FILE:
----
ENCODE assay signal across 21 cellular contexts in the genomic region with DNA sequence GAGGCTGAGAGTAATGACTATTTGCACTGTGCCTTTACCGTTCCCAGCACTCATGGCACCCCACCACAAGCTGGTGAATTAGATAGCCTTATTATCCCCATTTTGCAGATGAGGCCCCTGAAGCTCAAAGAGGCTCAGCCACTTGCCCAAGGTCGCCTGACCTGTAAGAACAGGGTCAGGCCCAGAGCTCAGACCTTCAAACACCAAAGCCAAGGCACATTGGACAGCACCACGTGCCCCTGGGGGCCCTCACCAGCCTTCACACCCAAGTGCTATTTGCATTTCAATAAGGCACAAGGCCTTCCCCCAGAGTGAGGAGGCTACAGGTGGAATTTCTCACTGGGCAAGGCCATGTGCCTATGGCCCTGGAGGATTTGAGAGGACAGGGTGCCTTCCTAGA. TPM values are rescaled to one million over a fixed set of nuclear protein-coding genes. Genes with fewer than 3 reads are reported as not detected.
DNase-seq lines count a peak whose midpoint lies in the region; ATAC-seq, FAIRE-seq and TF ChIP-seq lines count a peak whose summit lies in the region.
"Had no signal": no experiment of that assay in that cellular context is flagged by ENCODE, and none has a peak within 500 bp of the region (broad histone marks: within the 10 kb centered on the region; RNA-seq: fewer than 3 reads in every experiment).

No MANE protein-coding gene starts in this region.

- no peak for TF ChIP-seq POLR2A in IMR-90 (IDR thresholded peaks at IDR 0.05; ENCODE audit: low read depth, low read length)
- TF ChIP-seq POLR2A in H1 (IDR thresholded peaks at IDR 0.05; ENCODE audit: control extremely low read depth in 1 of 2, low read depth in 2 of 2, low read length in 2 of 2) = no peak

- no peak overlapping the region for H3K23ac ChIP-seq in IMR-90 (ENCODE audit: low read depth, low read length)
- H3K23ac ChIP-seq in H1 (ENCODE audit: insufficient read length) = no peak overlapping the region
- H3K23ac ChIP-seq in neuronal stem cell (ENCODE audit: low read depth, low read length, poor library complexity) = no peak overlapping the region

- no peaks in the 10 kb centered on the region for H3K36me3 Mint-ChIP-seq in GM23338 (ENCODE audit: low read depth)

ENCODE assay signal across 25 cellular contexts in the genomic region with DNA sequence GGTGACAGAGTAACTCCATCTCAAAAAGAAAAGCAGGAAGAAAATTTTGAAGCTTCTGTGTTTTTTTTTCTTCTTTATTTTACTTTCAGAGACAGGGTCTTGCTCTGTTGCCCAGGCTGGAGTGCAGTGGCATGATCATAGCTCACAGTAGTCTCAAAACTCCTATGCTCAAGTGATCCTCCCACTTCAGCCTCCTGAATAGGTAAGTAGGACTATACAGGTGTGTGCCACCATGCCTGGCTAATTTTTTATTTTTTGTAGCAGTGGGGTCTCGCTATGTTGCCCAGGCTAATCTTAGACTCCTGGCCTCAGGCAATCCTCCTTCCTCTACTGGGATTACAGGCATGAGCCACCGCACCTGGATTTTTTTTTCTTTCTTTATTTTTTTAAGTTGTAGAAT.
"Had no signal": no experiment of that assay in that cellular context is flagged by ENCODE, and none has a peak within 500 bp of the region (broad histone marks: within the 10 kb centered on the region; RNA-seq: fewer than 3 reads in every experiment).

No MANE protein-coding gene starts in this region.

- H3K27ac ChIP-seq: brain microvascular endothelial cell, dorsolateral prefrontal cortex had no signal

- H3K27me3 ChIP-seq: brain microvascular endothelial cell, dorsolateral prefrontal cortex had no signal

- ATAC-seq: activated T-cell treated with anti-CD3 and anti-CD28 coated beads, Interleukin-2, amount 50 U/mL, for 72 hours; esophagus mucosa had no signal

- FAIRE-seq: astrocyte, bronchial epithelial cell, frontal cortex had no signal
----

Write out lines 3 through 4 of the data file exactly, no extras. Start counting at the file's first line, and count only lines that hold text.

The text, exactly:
"Had no signal": no experiment of that assay in that cellular context is flagged by ENCODE, and none has a peak within 500 bp of the region (broad histone marks: within the 10 kb centered on the region; RNA-seq: fewer than 3 reads in every experiment).

No MANE protein-coding gene starts in this region.